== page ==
Article Text

Download PDFPDF

Other themes
P1-543 Use of research questionnaires in the NHS bowel cancer screening programme in England
  1. J Watson1,3,
  2. J Green1,
  3. J Patnick1,2
  1. 1Cancer Epidemiology Unit, University of Oxford, Oxford, UK
  2. 2NHS Cancer Screening Programmes, Sheffield, UK
  3. 3On behalf of the Bowel Screening Follow-Up Study investigators, UK


Background The NHS Bowel Cancer Screening Programme uses biennial guaiac faecal occult blood testing (FOBt) to screen men and women initially aged 60–69 for colorectal cancer. The programme provides a valuable opportunity for screening-related epidemiological studies.

Aim Assess the impact of a research questionnaire on uptake of FOBt screening.

Study 1 10 940 participants (5470 in each arm) invited for screening by the Midlands & North West Bowel Cancer Screening Hub were randomised to receive or not receive a study questionnaire pack (questionnaire, patient information sheet, consent forms and reply-paid envelope) with their screening test kit. Screening uptake was ascertained from screening programme records and a χ2 test used to assess any association between receiving a questionnaire and screening uptake. Screening uptake was significantly lower in those sent a questionnaire than those who were not (50.8% vs 55.2%, p<0.001).

Study 2 36 225 participants were batch-randomised to receive or not receive a questionnaire pack 2–3 days after their FOBt screening kit mailing by the Midlands & North West Screening Hub (6168 receiving and 13 158 not receiving questionnaires) or Southern Screening Hub (5801 receiving and 11 098 not receiving questionnaires). Screening uptake did not differ between those receiving or not receiving questionnaire packs [Midlands & North West: 56.7% vs 56.6% (p=0.9); Southern: 53.4% vs 53.4% (p=1)].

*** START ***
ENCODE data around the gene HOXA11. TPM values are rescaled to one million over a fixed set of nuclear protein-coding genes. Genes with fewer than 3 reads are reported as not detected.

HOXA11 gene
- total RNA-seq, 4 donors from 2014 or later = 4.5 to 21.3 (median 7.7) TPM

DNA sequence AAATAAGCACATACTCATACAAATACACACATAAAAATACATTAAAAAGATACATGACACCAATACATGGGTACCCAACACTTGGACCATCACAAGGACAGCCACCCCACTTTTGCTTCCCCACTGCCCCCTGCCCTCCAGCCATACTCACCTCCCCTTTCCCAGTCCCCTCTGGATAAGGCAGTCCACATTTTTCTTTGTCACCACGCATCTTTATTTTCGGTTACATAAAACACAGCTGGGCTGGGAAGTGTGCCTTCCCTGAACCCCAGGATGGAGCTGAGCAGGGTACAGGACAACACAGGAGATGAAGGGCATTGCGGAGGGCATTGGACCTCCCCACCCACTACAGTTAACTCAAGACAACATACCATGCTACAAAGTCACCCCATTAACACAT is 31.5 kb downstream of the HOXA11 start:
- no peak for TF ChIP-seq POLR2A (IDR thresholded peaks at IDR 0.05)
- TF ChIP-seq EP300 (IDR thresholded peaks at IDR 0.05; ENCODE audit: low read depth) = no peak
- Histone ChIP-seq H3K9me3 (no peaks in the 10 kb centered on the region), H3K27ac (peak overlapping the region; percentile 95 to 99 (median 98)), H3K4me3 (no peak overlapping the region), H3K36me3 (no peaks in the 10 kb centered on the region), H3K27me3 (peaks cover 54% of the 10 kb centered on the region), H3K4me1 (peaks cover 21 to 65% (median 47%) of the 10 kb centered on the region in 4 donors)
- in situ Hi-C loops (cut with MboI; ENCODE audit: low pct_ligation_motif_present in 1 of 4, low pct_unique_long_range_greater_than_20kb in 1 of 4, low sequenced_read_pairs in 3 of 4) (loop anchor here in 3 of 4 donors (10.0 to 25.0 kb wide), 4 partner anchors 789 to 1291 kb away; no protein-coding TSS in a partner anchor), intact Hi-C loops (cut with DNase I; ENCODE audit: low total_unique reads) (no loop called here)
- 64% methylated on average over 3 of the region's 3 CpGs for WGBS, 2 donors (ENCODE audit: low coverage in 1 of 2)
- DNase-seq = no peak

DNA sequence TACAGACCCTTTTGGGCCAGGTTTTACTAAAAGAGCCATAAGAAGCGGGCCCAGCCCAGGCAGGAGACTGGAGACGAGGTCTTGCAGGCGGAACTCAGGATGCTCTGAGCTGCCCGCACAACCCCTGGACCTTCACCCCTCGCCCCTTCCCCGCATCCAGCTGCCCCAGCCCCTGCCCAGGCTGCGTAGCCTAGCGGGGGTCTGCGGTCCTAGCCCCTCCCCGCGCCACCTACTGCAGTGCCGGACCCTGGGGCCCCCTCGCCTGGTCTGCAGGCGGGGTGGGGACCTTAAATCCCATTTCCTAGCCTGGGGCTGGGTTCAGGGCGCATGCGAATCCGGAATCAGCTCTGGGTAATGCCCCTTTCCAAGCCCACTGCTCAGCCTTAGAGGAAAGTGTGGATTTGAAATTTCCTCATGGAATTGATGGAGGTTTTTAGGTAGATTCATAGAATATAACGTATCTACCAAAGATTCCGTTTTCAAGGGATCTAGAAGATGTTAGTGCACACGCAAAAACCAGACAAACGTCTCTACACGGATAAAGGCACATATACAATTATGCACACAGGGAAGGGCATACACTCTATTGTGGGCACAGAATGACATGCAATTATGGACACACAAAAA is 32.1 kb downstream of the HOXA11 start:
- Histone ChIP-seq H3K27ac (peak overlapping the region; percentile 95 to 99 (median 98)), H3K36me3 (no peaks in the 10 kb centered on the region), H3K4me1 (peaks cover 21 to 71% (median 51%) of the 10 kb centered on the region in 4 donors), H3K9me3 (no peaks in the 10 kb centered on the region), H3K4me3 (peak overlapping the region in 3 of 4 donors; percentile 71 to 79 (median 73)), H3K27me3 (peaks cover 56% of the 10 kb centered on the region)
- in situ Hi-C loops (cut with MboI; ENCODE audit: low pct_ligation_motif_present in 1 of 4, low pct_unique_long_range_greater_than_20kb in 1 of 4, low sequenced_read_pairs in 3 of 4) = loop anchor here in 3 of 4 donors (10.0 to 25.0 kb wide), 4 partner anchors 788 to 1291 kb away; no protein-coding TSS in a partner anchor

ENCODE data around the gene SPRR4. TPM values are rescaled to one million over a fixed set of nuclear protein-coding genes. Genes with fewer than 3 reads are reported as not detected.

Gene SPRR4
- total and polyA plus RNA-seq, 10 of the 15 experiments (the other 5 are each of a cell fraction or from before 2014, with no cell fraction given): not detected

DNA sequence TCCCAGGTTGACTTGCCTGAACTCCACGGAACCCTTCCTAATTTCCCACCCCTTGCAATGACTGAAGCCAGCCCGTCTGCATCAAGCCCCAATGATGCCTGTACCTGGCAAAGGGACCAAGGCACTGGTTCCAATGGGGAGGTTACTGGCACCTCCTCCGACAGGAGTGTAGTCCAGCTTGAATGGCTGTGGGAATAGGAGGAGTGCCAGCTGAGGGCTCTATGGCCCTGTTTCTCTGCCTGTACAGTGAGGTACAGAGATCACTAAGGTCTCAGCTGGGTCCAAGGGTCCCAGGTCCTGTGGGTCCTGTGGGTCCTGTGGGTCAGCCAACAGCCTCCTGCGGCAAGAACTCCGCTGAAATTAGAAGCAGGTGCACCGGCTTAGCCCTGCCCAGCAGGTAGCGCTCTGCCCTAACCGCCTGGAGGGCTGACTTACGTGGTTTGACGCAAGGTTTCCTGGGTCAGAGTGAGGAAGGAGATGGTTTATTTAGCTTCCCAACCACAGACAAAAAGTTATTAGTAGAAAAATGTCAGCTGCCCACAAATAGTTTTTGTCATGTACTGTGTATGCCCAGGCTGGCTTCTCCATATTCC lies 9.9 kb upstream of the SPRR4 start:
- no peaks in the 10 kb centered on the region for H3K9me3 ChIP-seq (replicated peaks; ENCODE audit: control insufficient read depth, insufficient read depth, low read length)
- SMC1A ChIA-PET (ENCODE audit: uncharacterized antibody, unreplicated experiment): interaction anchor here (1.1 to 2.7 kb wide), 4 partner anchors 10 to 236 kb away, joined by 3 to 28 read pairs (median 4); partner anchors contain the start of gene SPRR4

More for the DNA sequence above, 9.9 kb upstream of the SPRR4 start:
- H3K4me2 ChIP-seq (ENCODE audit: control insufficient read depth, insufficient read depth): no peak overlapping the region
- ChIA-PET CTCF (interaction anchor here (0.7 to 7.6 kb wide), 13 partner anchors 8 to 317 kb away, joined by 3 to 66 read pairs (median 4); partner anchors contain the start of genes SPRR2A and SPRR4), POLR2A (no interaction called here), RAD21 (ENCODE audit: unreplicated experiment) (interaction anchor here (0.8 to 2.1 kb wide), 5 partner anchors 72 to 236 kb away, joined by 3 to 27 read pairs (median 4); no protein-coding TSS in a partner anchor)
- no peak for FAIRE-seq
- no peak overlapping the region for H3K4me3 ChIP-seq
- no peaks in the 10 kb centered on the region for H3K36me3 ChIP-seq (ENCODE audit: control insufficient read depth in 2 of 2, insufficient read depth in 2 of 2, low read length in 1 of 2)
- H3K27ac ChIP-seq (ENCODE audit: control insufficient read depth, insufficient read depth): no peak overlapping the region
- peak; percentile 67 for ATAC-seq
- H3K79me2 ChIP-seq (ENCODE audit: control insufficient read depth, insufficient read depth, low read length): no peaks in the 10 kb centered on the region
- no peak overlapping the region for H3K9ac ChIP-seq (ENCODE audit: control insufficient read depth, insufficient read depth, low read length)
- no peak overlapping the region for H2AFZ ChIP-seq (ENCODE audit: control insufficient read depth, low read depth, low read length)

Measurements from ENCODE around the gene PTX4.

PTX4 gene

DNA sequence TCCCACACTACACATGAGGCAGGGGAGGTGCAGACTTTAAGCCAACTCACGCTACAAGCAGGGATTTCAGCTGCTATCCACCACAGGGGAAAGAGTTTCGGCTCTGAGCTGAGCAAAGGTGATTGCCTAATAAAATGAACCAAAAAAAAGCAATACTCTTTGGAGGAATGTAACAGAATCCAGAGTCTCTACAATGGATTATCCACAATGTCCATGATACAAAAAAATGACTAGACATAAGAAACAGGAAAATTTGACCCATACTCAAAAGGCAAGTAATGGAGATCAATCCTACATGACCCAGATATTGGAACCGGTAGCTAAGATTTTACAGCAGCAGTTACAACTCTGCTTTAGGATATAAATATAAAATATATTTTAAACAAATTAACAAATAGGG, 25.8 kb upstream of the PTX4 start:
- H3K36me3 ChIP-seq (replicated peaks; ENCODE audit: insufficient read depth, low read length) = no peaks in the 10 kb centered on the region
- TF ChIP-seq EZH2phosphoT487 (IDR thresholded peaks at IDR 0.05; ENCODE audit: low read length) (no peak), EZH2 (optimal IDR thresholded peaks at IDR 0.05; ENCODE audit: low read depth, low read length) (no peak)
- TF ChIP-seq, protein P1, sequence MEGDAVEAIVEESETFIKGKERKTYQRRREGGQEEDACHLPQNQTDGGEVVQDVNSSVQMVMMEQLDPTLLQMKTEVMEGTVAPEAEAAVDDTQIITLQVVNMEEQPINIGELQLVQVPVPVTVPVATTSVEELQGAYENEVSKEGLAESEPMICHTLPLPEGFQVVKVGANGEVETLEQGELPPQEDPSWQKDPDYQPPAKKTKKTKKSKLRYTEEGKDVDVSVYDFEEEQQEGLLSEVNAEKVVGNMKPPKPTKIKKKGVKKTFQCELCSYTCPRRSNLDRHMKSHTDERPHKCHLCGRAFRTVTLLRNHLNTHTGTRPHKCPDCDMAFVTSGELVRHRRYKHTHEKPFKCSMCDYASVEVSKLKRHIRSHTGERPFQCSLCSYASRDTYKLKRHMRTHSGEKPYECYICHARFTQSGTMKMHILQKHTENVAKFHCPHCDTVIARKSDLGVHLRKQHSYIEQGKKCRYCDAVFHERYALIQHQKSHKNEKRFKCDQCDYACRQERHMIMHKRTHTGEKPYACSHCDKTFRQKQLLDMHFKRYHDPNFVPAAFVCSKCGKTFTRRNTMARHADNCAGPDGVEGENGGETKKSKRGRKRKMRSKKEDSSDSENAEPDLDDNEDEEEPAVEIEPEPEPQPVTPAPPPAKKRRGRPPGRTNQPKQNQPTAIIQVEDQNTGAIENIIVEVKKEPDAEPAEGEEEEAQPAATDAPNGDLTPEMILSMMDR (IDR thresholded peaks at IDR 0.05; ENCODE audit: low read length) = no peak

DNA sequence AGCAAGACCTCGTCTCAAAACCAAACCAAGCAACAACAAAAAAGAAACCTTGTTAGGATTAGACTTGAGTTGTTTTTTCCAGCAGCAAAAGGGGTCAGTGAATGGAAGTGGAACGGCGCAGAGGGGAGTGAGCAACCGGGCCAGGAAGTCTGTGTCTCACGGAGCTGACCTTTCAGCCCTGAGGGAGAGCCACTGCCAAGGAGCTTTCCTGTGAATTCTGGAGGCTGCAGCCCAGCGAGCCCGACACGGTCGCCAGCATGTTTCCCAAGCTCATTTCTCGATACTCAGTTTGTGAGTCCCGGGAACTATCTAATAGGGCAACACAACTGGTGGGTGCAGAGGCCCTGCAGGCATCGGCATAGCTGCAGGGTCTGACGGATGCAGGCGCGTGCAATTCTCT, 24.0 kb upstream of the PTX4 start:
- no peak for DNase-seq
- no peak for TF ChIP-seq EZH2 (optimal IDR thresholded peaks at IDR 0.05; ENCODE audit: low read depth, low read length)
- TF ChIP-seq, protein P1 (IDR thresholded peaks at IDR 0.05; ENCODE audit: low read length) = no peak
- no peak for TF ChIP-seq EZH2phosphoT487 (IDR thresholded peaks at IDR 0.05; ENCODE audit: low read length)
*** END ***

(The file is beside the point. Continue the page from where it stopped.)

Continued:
Conclusion Including research questionnaires within FOBt mailings resulted in a significant screening uptake reduction. However, sending the same questionnaires 2–3 days after FOBt kits did not. These findings may have implications for future research within the screening programme.

Statistics from

Request Permissions

If you wish to reuse any or all of this article please use the link below which will take you to the Copyright Clearance Center’s RightsLink service. You will be able to get a quick price and instant permission to reuse the content in many different ways.